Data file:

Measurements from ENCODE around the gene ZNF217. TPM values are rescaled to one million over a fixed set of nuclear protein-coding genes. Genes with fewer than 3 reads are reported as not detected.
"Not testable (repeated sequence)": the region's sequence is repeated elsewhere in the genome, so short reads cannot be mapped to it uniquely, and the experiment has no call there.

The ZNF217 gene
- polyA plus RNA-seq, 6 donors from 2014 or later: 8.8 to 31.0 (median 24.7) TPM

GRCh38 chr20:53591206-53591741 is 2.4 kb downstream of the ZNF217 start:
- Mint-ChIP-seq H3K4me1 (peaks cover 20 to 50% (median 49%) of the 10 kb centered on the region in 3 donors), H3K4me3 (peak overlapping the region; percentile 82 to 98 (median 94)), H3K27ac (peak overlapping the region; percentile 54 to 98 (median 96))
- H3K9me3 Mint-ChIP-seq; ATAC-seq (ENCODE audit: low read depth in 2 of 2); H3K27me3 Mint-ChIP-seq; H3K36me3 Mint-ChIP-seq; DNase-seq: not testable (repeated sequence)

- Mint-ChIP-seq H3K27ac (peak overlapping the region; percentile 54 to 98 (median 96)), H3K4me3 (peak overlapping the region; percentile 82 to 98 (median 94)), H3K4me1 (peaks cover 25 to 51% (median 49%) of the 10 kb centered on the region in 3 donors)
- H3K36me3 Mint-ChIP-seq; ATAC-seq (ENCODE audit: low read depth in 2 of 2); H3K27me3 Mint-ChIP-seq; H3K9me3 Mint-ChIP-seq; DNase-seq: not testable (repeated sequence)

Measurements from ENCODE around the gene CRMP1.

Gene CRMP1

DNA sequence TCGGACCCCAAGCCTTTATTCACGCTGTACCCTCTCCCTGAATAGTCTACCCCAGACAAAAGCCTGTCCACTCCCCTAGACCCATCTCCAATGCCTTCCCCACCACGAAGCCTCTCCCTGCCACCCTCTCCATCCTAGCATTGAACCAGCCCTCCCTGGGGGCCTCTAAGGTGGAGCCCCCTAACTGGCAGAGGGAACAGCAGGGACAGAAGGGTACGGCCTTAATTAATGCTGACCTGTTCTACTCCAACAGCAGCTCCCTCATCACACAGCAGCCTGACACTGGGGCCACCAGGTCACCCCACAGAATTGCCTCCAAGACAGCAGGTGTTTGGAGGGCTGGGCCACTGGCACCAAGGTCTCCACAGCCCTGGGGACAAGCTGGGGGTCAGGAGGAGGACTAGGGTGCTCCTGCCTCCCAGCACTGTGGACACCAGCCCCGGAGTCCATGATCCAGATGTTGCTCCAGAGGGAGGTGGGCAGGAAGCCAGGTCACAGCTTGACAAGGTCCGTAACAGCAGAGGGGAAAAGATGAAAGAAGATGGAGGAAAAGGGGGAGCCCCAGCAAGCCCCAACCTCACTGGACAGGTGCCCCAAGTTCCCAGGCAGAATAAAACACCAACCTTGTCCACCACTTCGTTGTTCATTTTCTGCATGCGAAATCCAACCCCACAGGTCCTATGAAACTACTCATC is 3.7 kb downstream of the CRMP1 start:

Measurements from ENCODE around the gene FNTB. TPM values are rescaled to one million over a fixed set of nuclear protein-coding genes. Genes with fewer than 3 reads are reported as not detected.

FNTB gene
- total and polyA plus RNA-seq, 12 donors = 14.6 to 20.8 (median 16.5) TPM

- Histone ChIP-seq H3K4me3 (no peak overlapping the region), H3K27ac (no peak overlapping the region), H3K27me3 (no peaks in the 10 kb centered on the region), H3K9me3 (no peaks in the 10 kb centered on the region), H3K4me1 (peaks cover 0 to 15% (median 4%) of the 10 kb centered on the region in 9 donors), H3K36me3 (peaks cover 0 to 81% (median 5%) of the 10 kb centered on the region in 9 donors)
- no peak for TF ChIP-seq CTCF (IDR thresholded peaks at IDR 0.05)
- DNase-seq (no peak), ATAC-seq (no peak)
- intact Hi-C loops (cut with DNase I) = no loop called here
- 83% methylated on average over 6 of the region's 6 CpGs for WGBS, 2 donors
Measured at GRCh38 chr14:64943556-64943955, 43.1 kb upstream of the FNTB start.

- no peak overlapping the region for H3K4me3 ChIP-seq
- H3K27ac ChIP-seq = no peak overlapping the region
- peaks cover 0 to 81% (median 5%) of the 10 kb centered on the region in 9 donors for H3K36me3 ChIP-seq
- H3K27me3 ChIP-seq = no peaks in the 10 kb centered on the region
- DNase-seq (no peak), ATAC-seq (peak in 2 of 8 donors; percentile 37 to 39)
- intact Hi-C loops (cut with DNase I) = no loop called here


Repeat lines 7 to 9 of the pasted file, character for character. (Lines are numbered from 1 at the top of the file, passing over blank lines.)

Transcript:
- H3K9me3 Mint-ChIP-seq; ATAC-seq (ENCODE audit: low read depth in 2 of 2); H3K27me3 Mint-ChIP-seq; H3K36me3 Mint-ChIP-seq; DNase-seq: not testable (repeated sequence)

- Mint-ChIP-seq H3K27ac (peak overlapping the region; percentile 54 to 98 (median 96)), H3K4me3 (peak overlapping the region; percentile 82 to 98 (median 94)), H3K4me1 (peaks cover 25 to 51% (median 49%) of the 10 kb centered on the region in 3 donors)
- H3K36me3 Mint-ChIP-seq; ATAC-seq (ENCODE audit: low read depth in 2 of 2); H3K27me3 Mint-ChIP-seq; H3K9me3 Mint-ChIP-seq; DNase-seq: not testable (repeated sequence)